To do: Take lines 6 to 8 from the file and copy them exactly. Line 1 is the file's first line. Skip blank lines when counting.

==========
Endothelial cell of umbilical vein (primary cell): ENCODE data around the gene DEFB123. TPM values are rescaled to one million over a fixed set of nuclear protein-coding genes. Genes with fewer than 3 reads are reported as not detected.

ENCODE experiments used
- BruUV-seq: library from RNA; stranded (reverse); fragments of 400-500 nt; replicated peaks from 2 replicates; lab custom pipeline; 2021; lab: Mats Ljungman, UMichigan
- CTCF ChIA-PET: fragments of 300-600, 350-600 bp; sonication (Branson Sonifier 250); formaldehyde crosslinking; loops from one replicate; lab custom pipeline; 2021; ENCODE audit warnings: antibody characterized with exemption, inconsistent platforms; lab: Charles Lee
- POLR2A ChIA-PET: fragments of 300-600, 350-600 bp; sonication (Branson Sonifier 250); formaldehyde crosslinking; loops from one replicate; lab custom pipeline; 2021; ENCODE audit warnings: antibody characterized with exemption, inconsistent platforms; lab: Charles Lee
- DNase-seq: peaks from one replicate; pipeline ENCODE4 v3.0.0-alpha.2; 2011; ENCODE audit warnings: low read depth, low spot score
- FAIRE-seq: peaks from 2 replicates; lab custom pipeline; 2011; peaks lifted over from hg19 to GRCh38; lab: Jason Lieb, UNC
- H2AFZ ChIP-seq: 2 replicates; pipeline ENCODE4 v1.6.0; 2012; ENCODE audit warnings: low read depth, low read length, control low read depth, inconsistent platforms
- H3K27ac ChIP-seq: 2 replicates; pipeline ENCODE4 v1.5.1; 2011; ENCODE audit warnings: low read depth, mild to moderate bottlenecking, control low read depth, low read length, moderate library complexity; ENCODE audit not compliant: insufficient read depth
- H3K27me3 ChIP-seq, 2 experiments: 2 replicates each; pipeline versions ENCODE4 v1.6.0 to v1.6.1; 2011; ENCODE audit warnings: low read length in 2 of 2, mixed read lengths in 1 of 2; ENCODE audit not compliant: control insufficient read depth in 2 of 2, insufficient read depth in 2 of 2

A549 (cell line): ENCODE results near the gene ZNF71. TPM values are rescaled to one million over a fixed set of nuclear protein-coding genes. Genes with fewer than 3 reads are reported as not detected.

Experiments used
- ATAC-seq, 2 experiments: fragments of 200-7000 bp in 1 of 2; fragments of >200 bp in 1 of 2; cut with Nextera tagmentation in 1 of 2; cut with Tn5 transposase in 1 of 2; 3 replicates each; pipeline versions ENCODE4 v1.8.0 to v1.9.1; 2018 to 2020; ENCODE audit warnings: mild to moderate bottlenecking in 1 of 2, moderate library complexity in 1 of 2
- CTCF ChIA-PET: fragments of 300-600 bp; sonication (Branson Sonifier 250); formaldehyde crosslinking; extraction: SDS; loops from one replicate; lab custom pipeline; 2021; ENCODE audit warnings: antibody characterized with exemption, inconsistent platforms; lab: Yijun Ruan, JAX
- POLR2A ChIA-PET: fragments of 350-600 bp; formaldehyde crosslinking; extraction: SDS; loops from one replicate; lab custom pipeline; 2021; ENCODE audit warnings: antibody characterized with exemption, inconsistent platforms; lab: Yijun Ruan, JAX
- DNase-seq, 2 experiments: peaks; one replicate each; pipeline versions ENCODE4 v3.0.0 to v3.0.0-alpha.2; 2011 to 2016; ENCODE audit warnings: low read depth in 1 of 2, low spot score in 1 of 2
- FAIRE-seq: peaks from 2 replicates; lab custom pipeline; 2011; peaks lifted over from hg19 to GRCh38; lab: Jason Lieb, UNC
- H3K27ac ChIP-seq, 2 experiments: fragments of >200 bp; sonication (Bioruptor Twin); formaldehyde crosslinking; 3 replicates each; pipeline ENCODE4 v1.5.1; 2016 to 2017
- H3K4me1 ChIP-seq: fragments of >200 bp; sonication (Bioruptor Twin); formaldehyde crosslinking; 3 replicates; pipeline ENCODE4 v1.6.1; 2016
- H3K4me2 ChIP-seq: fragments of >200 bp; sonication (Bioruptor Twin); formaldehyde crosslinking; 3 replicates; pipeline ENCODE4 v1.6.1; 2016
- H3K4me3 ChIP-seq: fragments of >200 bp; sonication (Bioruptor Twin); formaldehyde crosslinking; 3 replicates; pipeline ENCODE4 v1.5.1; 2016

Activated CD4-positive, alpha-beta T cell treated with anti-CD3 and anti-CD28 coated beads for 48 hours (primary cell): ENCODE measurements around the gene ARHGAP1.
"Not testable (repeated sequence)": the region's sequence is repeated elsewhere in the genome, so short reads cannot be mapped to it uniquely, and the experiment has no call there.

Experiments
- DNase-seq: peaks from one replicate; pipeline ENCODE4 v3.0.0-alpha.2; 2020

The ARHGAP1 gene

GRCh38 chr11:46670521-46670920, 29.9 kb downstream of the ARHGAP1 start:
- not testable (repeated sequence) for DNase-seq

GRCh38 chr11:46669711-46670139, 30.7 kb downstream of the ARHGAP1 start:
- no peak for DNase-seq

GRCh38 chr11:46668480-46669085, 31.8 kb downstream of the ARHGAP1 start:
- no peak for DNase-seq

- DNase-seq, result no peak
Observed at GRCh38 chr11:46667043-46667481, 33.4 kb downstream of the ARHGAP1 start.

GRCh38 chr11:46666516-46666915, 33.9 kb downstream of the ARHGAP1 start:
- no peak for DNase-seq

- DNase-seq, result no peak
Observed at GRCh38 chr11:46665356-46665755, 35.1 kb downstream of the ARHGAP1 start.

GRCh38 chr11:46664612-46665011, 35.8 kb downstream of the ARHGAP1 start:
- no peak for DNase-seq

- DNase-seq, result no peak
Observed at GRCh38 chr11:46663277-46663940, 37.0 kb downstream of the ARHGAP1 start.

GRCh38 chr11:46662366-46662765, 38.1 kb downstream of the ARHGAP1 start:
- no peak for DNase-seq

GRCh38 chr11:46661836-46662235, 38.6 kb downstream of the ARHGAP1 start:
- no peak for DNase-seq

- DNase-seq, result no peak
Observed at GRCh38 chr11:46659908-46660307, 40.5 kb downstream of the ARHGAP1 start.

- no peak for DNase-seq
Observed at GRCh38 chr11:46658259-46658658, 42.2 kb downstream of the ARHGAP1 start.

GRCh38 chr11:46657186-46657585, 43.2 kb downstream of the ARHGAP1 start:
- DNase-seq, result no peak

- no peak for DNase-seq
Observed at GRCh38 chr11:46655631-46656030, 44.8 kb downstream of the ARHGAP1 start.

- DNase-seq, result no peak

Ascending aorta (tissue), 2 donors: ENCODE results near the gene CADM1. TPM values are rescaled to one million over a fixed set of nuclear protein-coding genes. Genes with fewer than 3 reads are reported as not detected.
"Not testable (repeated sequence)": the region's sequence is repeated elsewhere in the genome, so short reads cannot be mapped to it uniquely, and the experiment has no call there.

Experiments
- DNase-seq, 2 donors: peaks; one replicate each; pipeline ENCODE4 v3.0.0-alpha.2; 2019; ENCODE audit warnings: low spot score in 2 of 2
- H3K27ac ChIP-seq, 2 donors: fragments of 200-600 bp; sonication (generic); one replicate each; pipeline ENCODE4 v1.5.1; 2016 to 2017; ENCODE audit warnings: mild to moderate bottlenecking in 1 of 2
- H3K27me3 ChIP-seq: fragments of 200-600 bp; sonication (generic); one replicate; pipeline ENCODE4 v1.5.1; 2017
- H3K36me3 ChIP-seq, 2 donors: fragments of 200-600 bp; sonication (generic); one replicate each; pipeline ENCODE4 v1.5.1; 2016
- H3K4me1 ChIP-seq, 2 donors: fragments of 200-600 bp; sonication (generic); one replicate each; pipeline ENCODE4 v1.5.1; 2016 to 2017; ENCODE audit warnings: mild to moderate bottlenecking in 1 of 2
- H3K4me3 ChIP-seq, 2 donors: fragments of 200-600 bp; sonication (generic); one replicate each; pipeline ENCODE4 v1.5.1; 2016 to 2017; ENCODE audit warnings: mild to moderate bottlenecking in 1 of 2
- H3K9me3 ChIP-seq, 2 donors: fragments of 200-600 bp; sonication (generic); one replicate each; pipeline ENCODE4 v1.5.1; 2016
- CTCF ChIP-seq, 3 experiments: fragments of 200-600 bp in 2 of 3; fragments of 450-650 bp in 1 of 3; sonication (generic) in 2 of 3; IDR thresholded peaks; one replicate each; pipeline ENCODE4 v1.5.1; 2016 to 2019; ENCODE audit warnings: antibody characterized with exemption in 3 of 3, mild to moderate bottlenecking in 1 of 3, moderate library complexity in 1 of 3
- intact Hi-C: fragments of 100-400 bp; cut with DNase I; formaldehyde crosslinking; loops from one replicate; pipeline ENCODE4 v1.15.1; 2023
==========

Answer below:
- DNase-seq: peaks from one replicate; pipeline ENCODE4 v3.0.0-alpha.2; 2011; ENCODE audit warnings: low read depth, low spot score
- FAIRE-seq: peaks from 2 replicates; lab custom pipeline; 2011; peaks lifted over from hg19 to GRCh38; lab: Jason Lieb, UNC
- H2AFZ ChIP-seq: 2 replicates; pipeline ENCODE4 v1.6.0; 2012; ENCODE audit warnings: low read depth, low read length, control low read depth, inconsistent platforms